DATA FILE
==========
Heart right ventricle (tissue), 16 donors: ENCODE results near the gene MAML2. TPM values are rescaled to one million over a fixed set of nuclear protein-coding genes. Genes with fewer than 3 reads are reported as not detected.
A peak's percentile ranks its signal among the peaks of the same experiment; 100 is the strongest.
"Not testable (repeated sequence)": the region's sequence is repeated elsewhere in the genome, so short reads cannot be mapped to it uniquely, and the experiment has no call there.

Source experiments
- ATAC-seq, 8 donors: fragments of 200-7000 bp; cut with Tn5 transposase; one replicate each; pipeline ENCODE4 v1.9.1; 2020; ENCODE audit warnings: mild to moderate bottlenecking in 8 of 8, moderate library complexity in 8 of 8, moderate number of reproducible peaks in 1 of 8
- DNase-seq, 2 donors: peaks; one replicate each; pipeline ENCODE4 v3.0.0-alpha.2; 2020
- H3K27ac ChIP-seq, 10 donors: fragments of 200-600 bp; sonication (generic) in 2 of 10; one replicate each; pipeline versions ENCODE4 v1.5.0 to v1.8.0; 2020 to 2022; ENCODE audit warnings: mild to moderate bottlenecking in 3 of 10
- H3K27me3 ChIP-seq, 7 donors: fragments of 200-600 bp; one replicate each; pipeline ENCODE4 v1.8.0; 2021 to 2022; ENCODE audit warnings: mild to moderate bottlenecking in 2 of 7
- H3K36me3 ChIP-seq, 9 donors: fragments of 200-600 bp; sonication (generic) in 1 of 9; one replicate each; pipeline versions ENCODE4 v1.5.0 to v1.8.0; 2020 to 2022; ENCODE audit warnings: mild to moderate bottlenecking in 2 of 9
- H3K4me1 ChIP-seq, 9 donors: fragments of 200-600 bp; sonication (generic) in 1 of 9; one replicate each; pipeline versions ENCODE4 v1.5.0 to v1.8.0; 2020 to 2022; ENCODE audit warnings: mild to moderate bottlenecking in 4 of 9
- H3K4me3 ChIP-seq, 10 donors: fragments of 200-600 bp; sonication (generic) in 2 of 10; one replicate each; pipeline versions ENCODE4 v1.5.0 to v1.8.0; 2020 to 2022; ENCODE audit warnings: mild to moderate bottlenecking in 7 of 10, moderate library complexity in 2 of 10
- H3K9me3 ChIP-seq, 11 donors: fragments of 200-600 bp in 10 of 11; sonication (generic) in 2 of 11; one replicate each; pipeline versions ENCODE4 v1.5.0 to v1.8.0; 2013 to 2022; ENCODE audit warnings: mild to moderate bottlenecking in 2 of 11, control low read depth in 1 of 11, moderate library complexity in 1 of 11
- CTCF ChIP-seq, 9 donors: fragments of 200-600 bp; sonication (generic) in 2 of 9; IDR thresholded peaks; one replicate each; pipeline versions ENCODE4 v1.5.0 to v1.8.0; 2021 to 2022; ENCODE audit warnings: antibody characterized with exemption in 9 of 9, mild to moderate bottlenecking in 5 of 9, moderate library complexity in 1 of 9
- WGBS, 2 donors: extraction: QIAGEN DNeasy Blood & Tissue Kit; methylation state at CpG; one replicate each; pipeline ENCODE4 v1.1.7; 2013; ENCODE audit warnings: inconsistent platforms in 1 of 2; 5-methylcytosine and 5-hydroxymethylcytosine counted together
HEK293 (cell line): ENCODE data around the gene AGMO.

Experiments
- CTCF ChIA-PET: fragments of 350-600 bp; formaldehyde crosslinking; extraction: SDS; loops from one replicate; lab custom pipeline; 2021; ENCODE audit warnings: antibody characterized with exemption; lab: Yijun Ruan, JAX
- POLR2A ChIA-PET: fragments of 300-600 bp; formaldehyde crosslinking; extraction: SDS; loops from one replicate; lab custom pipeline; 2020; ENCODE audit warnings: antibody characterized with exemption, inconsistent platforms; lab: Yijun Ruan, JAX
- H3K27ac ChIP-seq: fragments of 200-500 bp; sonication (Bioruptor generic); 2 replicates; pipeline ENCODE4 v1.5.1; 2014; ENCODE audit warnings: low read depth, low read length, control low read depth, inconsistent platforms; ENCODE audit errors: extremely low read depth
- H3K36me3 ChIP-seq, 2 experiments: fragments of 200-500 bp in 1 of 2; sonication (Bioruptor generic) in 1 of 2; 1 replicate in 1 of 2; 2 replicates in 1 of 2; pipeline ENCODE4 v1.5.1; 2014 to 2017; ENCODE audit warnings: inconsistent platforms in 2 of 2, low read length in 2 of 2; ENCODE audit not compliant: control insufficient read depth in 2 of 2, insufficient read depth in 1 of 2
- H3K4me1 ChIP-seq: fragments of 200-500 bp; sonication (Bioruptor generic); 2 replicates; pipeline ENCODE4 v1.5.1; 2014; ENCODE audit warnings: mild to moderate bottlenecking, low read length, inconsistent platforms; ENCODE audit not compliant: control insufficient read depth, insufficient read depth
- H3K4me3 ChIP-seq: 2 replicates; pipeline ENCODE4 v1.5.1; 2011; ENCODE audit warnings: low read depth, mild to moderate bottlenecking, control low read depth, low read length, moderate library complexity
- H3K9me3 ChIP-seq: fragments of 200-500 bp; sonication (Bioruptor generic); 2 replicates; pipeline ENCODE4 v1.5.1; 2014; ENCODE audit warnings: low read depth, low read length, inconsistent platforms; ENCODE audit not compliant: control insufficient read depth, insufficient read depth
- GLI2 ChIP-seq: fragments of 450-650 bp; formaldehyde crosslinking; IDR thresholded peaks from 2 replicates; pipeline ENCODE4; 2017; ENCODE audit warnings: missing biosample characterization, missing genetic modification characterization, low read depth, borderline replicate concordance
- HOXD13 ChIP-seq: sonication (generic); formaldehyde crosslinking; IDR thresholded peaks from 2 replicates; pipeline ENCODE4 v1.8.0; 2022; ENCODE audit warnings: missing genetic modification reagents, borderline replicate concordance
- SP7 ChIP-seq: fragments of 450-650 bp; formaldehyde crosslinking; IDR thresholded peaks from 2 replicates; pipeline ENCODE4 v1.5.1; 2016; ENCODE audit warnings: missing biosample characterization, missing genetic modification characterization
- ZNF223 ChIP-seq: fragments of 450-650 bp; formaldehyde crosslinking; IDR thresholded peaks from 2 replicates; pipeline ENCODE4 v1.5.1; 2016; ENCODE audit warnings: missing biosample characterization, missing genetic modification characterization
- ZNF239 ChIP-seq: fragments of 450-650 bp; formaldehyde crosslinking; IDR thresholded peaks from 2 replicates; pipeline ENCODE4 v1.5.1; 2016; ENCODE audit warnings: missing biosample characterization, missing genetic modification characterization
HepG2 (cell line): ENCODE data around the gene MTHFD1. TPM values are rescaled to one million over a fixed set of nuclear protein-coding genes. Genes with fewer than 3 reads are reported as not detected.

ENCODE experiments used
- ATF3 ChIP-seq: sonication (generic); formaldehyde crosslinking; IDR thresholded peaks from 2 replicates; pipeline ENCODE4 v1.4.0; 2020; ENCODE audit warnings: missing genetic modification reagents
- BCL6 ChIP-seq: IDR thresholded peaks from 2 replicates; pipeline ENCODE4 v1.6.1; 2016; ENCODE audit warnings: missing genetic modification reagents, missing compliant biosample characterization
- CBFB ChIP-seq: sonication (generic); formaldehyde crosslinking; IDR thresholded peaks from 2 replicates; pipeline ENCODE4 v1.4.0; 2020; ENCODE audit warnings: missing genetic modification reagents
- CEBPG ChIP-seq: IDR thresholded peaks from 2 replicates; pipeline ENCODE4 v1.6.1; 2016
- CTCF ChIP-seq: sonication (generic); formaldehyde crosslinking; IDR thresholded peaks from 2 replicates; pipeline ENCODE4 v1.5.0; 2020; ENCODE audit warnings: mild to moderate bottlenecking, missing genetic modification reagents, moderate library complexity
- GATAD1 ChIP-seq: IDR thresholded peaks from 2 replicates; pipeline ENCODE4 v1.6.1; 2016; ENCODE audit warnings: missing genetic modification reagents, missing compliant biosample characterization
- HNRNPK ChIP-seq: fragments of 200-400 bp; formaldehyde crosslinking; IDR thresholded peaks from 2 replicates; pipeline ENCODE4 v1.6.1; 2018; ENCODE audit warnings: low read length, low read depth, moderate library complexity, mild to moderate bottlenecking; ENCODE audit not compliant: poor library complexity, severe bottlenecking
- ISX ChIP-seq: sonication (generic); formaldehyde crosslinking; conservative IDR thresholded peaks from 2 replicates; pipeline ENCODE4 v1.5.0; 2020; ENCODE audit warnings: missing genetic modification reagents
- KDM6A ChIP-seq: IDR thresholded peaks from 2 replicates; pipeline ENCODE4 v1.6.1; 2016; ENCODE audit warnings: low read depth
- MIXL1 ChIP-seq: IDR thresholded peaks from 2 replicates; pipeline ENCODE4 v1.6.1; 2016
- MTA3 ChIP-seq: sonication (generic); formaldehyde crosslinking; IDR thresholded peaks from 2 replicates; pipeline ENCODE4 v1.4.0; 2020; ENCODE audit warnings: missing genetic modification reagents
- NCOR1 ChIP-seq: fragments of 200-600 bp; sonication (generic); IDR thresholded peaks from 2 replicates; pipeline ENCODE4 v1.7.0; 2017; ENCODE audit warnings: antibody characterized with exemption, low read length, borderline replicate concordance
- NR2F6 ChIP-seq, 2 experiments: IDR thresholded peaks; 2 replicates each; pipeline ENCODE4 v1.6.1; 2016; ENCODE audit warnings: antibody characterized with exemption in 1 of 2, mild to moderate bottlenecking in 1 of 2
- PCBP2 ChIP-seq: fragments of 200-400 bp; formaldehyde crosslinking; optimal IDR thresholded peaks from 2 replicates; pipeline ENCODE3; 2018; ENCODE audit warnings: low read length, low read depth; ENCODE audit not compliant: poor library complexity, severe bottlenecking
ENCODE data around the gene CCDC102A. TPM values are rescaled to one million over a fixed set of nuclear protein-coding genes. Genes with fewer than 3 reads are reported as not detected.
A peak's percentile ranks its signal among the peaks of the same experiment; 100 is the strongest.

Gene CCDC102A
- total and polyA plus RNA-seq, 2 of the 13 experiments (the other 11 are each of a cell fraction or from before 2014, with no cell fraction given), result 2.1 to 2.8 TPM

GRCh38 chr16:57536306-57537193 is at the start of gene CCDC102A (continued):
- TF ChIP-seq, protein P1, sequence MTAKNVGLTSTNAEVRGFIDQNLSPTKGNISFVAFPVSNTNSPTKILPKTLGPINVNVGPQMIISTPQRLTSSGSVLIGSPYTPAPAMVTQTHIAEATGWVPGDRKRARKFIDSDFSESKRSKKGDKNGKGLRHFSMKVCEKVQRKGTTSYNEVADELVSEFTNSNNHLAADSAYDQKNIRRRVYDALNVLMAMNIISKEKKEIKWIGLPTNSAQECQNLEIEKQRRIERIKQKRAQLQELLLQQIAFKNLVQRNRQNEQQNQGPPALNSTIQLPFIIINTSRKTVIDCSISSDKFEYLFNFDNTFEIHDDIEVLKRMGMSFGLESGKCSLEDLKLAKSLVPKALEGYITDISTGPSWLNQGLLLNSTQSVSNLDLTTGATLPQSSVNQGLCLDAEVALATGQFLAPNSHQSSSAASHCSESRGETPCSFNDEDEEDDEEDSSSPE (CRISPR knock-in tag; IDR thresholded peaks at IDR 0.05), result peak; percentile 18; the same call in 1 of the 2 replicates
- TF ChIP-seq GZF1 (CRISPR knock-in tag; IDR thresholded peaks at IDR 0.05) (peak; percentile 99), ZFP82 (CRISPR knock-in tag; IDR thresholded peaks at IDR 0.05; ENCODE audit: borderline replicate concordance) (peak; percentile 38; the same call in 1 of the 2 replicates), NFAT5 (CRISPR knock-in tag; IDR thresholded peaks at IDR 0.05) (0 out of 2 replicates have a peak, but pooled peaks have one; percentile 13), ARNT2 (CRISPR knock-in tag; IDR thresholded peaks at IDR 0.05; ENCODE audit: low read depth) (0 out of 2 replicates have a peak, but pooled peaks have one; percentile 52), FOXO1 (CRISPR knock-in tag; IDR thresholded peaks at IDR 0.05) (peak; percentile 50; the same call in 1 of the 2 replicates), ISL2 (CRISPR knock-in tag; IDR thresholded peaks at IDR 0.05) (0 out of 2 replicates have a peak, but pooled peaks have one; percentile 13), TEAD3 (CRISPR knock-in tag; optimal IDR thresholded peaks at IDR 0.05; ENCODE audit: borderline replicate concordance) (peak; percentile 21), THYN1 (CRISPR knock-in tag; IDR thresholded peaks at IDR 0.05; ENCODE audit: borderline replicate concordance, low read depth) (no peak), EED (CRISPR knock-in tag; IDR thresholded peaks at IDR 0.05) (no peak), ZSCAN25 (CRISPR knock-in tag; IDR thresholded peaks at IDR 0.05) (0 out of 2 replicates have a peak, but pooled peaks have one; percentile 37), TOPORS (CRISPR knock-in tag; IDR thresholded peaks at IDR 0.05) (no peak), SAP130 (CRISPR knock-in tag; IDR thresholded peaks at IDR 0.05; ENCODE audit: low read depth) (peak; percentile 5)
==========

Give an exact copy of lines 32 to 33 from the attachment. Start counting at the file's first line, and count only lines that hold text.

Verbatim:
- BCL6 ChIP-seq: IDR thresholded peaks from 2 replicates; pipeline ENCODE4 v1.6.1; 2016; ENCODE audit warnings: missing genetic modification reagents, missing compliant biosample characterization
- CBFB ChIP-seq: sonication (generic); formaldehyde crosslinking; IDR thresholded peaks from 2 replicates; pipeline ENCODE4 v1.4.0; 2020; ENCODE audit warnings: missing genetic modification reagents